What to ask to check your contractor limited company’s viability

There’s a lot of questions contractors should ask themselves to gauge the financial health and viability of their limited company – and I am seeing a real mix of businesses in distress – but there’s probably three in particular that are fundamental, writes licensed insolvency practitioner Gareth Wilcox, partner at Opus Business Advisory Group.

If my current outlook for businesses in the coming year is anything to go by, this trio (which I will come to) is about to experience a resurgence. And it’s not just my outlook which indicates that this looking in the mirror to enquire with yourself about the fundamentals of a business is going to get more popular.

Grim reading courtesy of The Insolvency Service

The latest insolvency statistics (to December 2022) make for fairly grim reading. While the rise year-on-year is a relatively modest 32%, the number of registered company insolvencies compared to December 2019 (crucially, pre-pandemic), was 76% higher. 

This is an important comparative, since it reflects the effects of the coronavirus pandemic itself, and in some cases, the effects of covid support packages, both in the cold light of a turbulent post-pandemic world.

The stats show that overwhelmingly the most common insolvency process is a Creditors Voluntary Liquidation, with administrations being 20% down on December 2019. Since administration is ordinarily (although not always) a process in which an underlying business is attempted to be saved, this suggests there may be less confidence in business turnaround prospects than there has been historically. That’s probably understandable given the sheer number of different and challenging issues in the economy right now.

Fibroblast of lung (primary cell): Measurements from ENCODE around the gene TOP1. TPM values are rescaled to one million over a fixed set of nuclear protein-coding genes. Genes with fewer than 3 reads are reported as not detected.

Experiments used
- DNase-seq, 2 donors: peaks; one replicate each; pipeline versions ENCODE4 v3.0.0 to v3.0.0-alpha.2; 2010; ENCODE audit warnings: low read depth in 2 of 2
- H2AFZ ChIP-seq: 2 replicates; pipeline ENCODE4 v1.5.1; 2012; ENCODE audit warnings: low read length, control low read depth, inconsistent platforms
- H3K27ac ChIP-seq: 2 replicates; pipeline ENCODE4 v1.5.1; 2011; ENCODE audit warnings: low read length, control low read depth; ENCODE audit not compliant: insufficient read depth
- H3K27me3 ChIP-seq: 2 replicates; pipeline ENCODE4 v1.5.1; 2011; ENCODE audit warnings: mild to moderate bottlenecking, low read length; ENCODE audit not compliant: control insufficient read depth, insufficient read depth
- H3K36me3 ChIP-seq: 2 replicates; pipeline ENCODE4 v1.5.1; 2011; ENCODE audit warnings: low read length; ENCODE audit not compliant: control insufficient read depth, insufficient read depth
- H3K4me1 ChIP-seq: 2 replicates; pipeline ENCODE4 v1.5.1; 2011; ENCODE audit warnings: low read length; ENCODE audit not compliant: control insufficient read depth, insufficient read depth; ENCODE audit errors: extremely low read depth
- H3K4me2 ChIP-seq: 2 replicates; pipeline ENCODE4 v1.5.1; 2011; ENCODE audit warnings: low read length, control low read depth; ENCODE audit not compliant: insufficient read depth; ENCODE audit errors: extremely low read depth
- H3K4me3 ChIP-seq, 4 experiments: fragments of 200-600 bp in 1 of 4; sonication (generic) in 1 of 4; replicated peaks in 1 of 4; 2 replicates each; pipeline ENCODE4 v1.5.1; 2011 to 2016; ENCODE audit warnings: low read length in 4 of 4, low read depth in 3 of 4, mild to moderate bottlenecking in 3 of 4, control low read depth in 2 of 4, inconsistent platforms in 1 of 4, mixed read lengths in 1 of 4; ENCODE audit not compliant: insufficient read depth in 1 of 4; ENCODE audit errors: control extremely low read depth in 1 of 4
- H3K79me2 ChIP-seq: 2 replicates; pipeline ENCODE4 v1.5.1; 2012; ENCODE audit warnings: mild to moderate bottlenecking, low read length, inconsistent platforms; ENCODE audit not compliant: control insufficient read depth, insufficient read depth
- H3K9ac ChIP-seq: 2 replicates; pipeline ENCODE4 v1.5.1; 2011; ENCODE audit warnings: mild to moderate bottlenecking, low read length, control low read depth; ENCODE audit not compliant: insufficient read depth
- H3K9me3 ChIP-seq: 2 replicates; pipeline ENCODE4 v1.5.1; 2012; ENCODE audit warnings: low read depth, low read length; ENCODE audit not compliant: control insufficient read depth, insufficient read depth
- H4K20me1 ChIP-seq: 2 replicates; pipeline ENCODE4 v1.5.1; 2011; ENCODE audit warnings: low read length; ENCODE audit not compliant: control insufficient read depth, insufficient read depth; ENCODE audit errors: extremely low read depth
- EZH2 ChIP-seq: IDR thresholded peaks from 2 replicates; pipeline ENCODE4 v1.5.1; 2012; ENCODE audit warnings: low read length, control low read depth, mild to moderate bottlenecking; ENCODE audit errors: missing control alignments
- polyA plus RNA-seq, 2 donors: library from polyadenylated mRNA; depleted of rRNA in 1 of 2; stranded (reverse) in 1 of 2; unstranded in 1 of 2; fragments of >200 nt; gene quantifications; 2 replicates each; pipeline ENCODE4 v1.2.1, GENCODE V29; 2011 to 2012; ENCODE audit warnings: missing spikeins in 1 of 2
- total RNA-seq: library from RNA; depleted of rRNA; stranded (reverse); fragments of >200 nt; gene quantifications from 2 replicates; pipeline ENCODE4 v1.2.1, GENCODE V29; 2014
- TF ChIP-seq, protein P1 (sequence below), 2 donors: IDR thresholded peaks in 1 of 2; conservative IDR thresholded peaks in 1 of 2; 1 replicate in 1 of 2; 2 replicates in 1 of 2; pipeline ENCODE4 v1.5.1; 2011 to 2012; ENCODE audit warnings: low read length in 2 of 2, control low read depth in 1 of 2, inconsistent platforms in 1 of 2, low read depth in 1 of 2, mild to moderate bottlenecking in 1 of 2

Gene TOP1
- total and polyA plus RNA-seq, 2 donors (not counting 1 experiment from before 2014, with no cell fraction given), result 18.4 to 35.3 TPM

What do the latest insolvency statistics not show us?

This particular update from The Insolvency Service does not show us the relative sizes of the business failures, or whether any sectors are suffering disproportionately. 

From my perspective, I have been approached for advice recently from businesses operating in a variety of different sectors, including manufacturing, retail, wholesale and professional services. The businesses seeking advice have also been various in terms of size, ranging from small one-man/woman-bands, right up to bigger SMEs with larger workforces and cost bases.

While the industries and sizes of business have varied, a common theme has generally existed among them, which is that it is getting more and more expensive to operate an enterprise in the UK. 

This is clearly attributable to several factors impacting the economy, particularly rising energy prices and borrowing costs, but also increases to staff costs either due to the rising minimum wage, or difficulties in attracting and retaining talent.

The first of three key questions to check your PSC is viable

The first piece of advice I’d give any business-owner may seem obvious, but in a world where wages, utilities, material costs and interest rates are all increasing, it’s a question that is getting lost:

‘Am I still making money’?